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Nathan Milstein - Live Recordings - Lalo, Brahms

Release Date: 09/09/2008 
Label:  Claves   Catalog #: 2708   Spars Code: n/a 
Composer:  Edouard LaloJohannes Brahms
Performer:  Nathan Milstein
Conductor:  Paul Kletzki
Orchestra/Ensemble:  North German Radio Symphony Orchestra
Number of Discs: 1 
Recorded in: Mono 
Length: 1 Hours 2 Mins. 

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Notes and Editorial Reviews

LALO Symphonie espagnole. 1 BRAHMS Violin Concerto 2 Nathan Milstein (vn); André Cluytens, cond; 1 O Natl de Paris; 1 Paul Kletzki, cond; 2 North German RSO 2 CLAVES 2708, mono (62: 22) Live: Montreux 9/11/1955.1; Read more 9/6/1960.2

Antonin Scherrer’s notes explain that Milstein used to play Lalo’s Symphonie espagnole in its four-movement form because he believed that Lalo had written the Intermezzo only for the premiere performance. He recorded the work in that form in 1944 and 1955 for Columbia with Ormandy and the Philadelphia Orchestra and later, in 1954, with Vladimir Golschmann and the Saint Louis Symphony Orchestra for Capitol (reissued by Testament on 1047, 18:6), but Music & Arts has released a live performance, also with Cluytens and also from 1955 (July) as part of “The Art of Nathan Milstein: Public Performances” on Music & Arts 1168, 29:3. In the Montreux performance, Milstein sounds most characteristic in the first movement’s second theme, in the opening of the Scherzando and in its technical sparkle, and in the slow movement, which allows him to create the noble arches that marked his interpretation of the great lyrical masterpieces. Still, his command in the opening movement and scintillating passagework in the finale also seem wholly characteristic if not quite as individual—and Milstein peers briefly out from behind the finale’s second theme in a more personal way. The recorded sound produces a somewhat grainy tonal representation of the soloist, and occasionally a somewhat tubby one of the orchestra—although the Andante’s opening exhibits both weight and bite. The two performances (Claves and Music & Arts) offer similar pleasures, with Music & Arts’s recorded sound seeming a bit tubbier, as, presumably, had been the original source, and with now one and then the other revealing a bit more of Milstein’s personality (more of him, for example, seems to show through in the first movement’s opening on Music & Arts, but a bit more, in the second, in Claves’s).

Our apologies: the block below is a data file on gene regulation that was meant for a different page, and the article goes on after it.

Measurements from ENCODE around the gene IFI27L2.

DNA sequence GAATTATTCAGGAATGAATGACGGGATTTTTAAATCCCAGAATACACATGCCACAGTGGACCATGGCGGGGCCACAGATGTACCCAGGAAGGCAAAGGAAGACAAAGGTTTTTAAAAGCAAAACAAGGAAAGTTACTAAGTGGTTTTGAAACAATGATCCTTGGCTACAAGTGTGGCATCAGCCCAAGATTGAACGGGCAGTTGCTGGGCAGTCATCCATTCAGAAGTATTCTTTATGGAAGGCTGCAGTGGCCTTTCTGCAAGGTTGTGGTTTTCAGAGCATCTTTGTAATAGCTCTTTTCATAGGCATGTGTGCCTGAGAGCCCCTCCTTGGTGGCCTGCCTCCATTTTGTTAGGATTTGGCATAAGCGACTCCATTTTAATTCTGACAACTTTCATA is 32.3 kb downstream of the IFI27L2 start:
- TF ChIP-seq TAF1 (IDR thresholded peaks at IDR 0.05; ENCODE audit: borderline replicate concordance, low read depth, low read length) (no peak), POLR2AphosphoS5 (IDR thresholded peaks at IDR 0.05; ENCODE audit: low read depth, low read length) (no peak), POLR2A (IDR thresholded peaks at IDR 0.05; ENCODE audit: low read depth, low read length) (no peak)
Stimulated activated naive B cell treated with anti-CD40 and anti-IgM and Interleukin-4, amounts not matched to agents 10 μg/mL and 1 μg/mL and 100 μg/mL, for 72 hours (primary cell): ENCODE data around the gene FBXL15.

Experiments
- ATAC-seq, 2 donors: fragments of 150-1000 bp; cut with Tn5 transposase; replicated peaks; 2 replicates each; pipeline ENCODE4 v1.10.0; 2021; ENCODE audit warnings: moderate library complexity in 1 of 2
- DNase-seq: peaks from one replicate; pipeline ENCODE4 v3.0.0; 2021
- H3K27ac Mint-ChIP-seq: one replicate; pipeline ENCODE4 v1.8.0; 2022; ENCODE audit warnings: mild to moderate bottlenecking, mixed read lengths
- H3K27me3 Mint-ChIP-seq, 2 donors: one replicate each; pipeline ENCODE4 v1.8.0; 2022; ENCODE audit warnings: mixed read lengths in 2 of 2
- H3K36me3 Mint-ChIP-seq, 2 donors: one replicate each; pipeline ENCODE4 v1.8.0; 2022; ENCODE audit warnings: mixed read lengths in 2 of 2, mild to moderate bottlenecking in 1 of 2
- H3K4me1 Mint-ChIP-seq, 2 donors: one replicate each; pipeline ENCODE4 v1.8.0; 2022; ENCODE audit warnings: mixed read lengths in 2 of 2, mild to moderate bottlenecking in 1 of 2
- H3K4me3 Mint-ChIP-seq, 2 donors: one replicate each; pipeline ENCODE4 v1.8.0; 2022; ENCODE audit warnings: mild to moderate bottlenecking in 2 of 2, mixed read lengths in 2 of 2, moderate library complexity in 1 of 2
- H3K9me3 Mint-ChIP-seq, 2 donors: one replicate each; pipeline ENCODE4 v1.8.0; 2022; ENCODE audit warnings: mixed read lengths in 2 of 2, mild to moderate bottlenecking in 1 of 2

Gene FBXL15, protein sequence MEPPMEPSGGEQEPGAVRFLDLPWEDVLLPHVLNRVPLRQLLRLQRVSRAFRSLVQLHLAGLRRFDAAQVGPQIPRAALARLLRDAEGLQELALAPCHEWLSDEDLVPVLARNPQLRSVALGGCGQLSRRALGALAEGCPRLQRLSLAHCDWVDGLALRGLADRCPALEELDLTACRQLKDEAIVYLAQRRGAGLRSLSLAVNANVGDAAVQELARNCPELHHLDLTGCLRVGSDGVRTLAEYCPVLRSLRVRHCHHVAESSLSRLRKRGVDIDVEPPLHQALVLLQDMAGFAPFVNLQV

Milstein recorded Brahms’s Concerto three times: with Steinberg in 1953, with Fistoulari in 1960, and with Jochum in 1974, but a number of live performances have circulated, including one with Sabata from 1950, another from the same year on Music & Arts 972, as well as another, from 1963, with Kertesz and the ORTF, on Music & Arts 1168. Milstein surely possessed the nobility of temperament for Brahms’s Concerto, and the technical security to make light of its formidable difficulties—often presenting themselves in the form of awkwardness in the writing for the violin (if only Brahms had listened more attentively to Joachim!). Milstein sounds very much in his element in Claves’s edition, with compelling drive forward in the first movement, propelled urgently by Kletzki and the Orchestra and by the violinist himself in the spectacular cadenza; Milstein reminds us in the slow movement how satisfyingly he could settle on a high note (not to mention the movement’s final one); while the finale is rough and tumble. Montreux’s engineers in 1960 represented Milstein’s timbre more faithfully.

The timings of these performances show the uncanny consistency of Milstein’s approach at the time, though he always played with great spontaneity: Lalo, with the same conductor—Claves 7: 40, 4:01, 6:29, and 6:56; Music & Arts 7:40, 4:00, 6:32, and 6:45 (in addition to 0:16 of applause); and Brahms—Claves 20:24, 8:45, and 7: 56; Music & Arts 20:27, 9:04, and 7:54 (in addition to 0:16 of applause). Can such things be?

For those who revere Milstein, these recordings should be de rigeur . Others may turn to his studio recordings or to Music & Arts’s sets. But how could anything Milstein did not receive a hearty recommendation?

FANFARE: Robert Maxham
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Works on This Recording

Symphonie espagnole, Op. 21 by Edouard Lalo
Performer:  Nathan Milstein (Violin)
Conductor:  Paul Kletzki
Orchestra/Ensemble:  North German Radio Symphony Orchestra
Period: Romantic 
Written: 1873; France 
Concerto for Violin in D major, Op. 77 by Johannes Brahms
Performer:  Nathan Milstein (Violin)
Conductor:  Paul Kletzki
Orchestra/Ensemble:  North German Radio Symphony Orchestra
Period: Romantic 
Written: 1878; Austria 

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